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MARTIN LUTHER KING, JR., DAY HOMILY

A sermon preached by Brian J. Mason
First Universalist Unitarian Church of Wausau
Sunday, January 14, 2018

By the time Ulysses S. Grant and Robert E. Lee, the commanders of the Union and Confederate Armies, respectively, sat down in Wilmer McLean’s parlor, in Appomattox, Virginia, over 620,000 men had lost their lives in the line of duty.

That day, when Grant and Lee met, on April 9, 1865, almost four years to the day had passed since the start of the Civil War. The war was fought to preserve a nation, our nation, the United States of America. A nation, by war’s end, just barely 89 years old; a nation that, in its Declaration of Independence, included these 35 words: “We hold these truths to be self-evident, that all men are created equal, that they are endowed by their creator with certain unalienable rights, that among these are life, liberty, and the pursuit of happiness.”

And it is within those words we participants in this great experiment called democracy get to dream the nation into a lived reality. Never before had a nation been founded upon an idea. Exactly who or what possessed the power within our government could have easily been designed for kings and monarchs, but instead it was entrusted to the dreamers themselves.

And therefore, the nation became a never-ending negotiation; or, to use an idea of the great James Baldwin, our nation became something to achieve, a work in progress.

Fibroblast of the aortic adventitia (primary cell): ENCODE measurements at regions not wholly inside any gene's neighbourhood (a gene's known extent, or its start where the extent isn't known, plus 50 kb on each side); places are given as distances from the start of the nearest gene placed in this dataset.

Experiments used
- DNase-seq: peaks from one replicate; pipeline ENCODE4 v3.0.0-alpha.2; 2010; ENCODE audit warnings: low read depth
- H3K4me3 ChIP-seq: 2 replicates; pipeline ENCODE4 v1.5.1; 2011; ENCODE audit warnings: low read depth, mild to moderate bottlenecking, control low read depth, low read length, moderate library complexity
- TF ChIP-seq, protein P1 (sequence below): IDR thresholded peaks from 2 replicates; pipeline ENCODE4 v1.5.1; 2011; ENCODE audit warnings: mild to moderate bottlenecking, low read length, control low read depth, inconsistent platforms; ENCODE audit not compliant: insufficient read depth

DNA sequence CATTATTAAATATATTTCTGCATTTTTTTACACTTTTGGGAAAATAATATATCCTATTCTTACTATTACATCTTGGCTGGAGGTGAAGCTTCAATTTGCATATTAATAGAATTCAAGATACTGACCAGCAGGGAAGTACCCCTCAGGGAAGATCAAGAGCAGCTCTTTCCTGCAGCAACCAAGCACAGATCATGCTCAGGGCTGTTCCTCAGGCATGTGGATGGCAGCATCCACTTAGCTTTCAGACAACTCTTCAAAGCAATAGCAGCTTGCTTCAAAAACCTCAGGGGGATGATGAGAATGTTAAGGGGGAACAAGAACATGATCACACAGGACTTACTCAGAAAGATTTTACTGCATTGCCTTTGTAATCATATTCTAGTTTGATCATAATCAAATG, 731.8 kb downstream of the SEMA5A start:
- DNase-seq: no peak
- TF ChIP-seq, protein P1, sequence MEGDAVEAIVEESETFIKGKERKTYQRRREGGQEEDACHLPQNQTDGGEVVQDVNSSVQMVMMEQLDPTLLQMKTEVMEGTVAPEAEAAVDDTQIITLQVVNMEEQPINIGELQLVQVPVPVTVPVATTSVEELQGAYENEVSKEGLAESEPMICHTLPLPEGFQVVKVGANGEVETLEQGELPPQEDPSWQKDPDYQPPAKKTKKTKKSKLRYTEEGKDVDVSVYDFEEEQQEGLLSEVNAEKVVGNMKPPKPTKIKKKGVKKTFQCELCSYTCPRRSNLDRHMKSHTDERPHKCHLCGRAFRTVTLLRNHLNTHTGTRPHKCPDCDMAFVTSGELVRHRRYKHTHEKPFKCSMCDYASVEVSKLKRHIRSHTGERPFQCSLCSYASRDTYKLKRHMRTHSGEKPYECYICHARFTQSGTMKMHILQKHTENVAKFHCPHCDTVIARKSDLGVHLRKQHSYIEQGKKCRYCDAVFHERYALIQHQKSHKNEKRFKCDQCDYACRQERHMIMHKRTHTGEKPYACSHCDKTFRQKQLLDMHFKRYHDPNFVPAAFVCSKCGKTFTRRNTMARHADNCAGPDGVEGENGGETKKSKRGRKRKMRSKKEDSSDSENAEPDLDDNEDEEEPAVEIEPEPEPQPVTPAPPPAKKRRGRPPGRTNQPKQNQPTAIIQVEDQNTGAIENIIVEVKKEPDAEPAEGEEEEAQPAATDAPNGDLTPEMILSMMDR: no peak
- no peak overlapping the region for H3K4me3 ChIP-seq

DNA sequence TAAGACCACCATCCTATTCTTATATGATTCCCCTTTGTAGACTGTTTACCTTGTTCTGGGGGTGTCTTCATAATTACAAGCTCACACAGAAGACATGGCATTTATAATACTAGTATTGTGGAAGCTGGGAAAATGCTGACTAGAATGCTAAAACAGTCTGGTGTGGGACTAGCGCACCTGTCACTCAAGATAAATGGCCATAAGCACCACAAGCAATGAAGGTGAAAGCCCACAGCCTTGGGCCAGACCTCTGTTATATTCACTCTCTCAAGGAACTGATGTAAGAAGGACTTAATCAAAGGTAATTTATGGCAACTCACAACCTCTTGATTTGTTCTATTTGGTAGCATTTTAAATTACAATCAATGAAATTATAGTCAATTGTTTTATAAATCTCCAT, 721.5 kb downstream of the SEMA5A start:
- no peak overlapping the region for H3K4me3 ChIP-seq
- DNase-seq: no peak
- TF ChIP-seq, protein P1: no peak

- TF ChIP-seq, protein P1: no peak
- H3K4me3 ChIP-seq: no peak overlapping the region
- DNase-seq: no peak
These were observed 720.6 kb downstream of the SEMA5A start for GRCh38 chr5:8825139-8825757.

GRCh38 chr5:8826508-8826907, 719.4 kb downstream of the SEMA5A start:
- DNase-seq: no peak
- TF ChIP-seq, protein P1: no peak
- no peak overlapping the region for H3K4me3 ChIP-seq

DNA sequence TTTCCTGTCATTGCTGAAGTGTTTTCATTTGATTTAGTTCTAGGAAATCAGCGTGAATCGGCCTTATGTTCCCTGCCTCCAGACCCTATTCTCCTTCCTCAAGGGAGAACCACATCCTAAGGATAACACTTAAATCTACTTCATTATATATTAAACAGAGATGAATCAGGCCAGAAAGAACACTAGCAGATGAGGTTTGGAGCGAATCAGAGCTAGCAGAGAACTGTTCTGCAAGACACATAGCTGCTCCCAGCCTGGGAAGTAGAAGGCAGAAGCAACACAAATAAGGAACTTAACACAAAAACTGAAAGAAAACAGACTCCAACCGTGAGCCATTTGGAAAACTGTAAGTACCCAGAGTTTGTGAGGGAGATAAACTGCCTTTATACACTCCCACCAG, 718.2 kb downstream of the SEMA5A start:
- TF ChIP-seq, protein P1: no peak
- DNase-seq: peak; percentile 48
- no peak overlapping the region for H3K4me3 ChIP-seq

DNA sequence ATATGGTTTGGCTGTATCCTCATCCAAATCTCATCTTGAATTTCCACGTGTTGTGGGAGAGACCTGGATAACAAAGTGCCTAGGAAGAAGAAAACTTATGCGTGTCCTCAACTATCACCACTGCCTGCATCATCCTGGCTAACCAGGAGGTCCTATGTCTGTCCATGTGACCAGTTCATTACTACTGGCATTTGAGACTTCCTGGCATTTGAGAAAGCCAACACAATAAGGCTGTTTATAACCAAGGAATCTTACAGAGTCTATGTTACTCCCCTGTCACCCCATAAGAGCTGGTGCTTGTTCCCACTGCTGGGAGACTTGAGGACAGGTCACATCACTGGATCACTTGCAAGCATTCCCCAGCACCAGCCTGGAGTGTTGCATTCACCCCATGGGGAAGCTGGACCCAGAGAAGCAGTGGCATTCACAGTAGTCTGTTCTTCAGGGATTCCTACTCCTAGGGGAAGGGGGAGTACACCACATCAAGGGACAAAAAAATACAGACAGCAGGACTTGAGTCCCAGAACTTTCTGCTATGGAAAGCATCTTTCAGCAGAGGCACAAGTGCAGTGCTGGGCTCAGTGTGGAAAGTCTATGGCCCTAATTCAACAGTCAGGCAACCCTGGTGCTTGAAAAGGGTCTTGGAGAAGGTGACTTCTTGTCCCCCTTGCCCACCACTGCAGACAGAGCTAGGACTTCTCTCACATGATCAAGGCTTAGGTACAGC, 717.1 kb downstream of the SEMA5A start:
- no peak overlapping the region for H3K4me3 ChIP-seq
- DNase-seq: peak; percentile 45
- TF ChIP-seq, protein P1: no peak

And, by some measure, we have been working to achieve that nation ever since the Declaration of Independence was announced to the kingdom of Great Britain on July 4, 1776.

The idea that life and liberty and happiness are inalienable, which is to say intrinsic and indwelling, has proven to be a dangerous and, in fact, deadly idea.

Two years before General Lee’s surrender to General Grant, from July 1-3, 1863, the Union and Confederate armies engaged in the great Battle of Gettysburg.

For after that great battle, then President Abraham Lincoln stood upon the very ground that had earlier ran red with the blood of more than 57,000 soldiers, 23,000 of whom were Union. The true price of freedom had never been so high. President Lincoln, keeper of the dream of achieving our nation surveyed the Pennsylvania countryside, recalling, “Four score and seven years ago our fathers brought forth on this continent, a new nation, conceived in Liberty, and dedicated to the proposition that all men are created equal.” Lincoln ended the Gettysburg Address with these enduring words:

The world will little note, nor long remember what we say here, but it can never forget what they did here. It is for us the living, rather, to be dedicated here to the unfinished work which they who fought here have thus far so nobly advanced. It is rather for us to be here dedicated to the great task remaining before us – that from there honored dead we take increased devotion to that cause for which they gave the last full measure of devotion – that we here highly resolve that these dead shall not have died in vain – that this nation, under God, shall have a new birth of freedom – and that government of the people, by the people, for the people, shall not perish from the earth.